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Rocks Into Gold - Helping Programmers THRIVE through the Credit Crunch - by Clarke Ching

by on Jan 11, 2009

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A parable for software developers (their customers and their colleagues) who want to survive, then thrive, through the Credit Crunch.

A parable for software developers (their customers and their colleagues) who want to survive, then thrive, through the Credit Crunch.

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  • Managewell Tathagat Varma, Think, Do, Learn, Blog, Talk, Share at [24]7 Innovation Labs This was on my to-read list for many months, but finally got a chance to read it tonight. Though it is a simplified depiction of what is rather a largely complex real-world problem, it nevertheless has been presented extremely well, and devoid of lofty claims. Thanks for your efforts Clarke!

    Tathagat
    http://managewell.net
    4 years ago
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  • cching cching Hi Frank,

    > Great story. You explain the 'agile philosphy' without using the typical terminology that starts a religious debate. It of course helps that there's just one guy here, writing the words and responses for all characters. ;-)

    Thanks! Believe it or not ... the characters argue back ... so it's not as easy as you'd think :)

    > One thing I notice though is that on slide 163 Pete calculates the distance between the two lines as an amount of money. Why is that? Are they really going to make more money on the product? Or are they going to make money sooner - in which case I'd be more interested in the distance on the time axis?

    This is deliberate. In most - but not all - cases, releasing the product earlier not only get cash flowing sooner but it will also generate more cash.

    An analogy might help: a few years ago a friend of mine finished his computer science degree and was finally able to get a job as a programmer. He was in his mid-30s and it took him 5 years to get his degree, studying in his spare time, working full time during the day. Once he got his new programming job his salary almost doubled and since then his salary his increased each year; so long as there's demand for his skills then he'll continue to earn the same money. Now, in an interesting parallel to RocksIntoGold, my friend could have actually finished his degree in 3 years by working full-time ... but he couldn't because he didn't have enough cash saved up to fund 3 years full time study. It's the same with most, but not all, products.
    5 years ago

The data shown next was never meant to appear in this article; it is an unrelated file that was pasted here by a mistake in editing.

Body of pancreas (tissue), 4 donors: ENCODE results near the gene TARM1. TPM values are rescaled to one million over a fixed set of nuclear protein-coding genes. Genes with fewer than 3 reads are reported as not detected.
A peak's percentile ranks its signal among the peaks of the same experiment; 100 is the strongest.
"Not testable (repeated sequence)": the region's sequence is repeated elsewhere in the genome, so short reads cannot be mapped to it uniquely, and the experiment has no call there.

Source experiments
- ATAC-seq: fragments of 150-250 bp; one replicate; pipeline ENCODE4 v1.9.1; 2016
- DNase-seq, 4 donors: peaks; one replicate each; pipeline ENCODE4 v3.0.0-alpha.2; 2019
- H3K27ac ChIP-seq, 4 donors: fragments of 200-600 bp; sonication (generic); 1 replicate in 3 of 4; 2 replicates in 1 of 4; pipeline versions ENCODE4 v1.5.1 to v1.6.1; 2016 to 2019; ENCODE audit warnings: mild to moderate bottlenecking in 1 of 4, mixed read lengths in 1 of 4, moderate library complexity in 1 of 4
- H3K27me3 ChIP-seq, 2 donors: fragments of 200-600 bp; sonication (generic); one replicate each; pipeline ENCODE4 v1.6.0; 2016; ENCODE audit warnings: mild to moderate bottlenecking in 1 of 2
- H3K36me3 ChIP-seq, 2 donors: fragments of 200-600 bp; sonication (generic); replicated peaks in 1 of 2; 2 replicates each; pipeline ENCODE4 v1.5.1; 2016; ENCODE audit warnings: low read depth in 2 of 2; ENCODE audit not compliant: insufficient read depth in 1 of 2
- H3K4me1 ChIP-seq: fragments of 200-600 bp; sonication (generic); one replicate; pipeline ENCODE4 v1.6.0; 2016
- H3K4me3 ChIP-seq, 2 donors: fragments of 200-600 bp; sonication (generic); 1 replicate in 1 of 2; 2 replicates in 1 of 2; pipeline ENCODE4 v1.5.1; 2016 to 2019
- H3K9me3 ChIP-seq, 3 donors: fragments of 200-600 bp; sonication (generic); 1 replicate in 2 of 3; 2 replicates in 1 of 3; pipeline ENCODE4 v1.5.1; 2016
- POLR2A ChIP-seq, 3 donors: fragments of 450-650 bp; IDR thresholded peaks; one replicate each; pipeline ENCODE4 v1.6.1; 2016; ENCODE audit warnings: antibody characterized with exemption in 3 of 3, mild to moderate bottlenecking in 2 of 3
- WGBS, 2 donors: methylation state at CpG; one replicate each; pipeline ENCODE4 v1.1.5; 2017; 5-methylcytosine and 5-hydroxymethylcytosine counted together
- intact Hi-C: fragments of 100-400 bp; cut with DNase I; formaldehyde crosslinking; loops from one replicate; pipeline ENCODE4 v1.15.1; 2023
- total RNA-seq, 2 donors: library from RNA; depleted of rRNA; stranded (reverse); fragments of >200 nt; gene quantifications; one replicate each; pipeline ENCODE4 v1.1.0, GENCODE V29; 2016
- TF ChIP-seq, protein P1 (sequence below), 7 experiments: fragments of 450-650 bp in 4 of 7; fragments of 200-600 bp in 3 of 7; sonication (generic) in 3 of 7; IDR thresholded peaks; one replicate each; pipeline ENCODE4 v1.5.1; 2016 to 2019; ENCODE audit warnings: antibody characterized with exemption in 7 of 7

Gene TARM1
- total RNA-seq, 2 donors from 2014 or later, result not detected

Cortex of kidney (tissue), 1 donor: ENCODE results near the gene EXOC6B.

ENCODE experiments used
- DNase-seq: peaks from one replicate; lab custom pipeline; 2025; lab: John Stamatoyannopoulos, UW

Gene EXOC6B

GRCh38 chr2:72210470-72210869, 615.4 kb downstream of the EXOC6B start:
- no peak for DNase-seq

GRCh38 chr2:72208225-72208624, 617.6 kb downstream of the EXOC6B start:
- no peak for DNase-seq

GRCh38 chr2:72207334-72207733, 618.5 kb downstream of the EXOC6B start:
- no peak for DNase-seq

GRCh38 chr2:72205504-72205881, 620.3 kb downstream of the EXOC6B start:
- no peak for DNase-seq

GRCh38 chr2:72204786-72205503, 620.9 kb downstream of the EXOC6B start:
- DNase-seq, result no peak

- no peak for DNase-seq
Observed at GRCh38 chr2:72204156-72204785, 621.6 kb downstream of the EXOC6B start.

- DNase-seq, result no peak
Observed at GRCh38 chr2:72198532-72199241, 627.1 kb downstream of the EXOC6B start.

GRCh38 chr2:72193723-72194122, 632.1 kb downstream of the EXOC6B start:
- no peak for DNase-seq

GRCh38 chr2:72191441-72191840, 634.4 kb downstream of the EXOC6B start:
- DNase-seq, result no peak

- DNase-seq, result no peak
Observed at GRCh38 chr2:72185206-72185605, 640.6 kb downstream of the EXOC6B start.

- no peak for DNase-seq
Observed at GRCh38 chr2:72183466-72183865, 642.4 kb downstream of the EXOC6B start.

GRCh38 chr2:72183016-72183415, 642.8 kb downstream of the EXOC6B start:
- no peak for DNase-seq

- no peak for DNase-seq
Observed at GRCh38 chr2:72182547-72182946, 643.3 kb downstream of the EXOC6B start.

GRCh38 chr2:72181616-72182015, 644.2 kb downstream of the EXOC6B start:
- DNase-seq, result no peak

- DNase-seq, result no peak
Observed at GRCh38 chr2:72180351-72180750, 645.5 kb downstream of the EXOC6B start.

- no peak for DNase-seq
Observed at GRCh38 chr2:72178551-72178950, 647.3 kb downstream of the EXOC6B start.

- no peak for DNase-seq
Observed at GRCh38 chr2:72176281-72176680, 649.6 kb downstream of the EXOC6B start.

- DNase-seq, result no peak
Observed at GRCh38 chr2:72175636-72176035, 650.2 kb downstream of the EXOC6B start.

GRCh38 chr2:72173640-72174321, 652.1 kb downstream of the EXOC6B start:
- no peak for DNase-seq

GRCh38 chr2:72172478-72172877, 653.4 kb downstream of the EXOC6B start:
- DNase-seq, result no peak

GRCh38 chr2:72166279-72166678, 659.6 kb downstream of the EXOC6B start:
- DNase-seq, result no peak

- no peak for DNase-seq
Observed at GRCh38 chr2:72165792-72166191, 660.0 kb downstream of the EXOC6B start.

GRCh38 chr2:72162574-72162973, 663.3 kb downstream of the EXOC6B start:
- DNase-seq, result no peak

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  • romilly romilly An excellent bit of writing, Clarke - clear, simple, and very humane. Thank you.

    I'll do what I can to spread the word.
    5 years ago
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  • RobLally RobLally Thanks Clarke, a great point well presented. It surprises me that the technology community hasn't adopted this format for capturing and communicating wisdom before now.

    Keep up the good work.
    5 years ago
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  • cching cching > Great story and very useful. I'm curious if its a true story?

    I bet you are curious! I'd love to say that it was entirely true but really I took a number of true stories and melded them together. Some of the stories are mine and some other peoples.

    The crazy thing is that since I started writing business fiction (I'm publishing a full sized business novel later this year) people keep telling me really interesting true success stories thinking they might be useful inspiration for my book ... but most of them, even though they are true, are too fantastic for fiction and I have to water them down otherwise my readers wouldn't believe them.

    I hugely reduced the cashflow numbers in RocksIntoGold compared to the 2 real life stories I based them on because I thought people would think I was over-selling my case!
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  • halmac3 Hal Macomber, lean consultant catering to design and construction at Lean Project Consulting, Inc. Great job Clarke! I'm sharing this first with my 3 sons. I'll do a posting on it tomorrow. 5 years ago
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  • cching cching (I'm the author, responding to the 1st comment)

    > Thanks anyway for a superb story.

    My pleasure! Thanks for leaving a comment.


    > However, if the recession is very bad, how do we know the smaller products will sell ?

    Sadly, just like before the recession, we can't ever know how well a product can sell. It'll be up to each companies management to make that call. Some projects may be better off being cancelled entirely. Some of them will be better off continuing. One of the benefits of the approach described in the book is that the company can go to market with a smaller product, learn from the market's actual reaction (rather than their market forecasts) and adapt accordingly.

    That's a really good question. Thank you.
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Rocks Into Gold - Helping Programmers THRIVE through the Credit Crunch - by Clarke Ching Rocks Into Gold - Helping Programmers THRIVE through the Credit Crunch - by Clarke Ching Presentation Transcript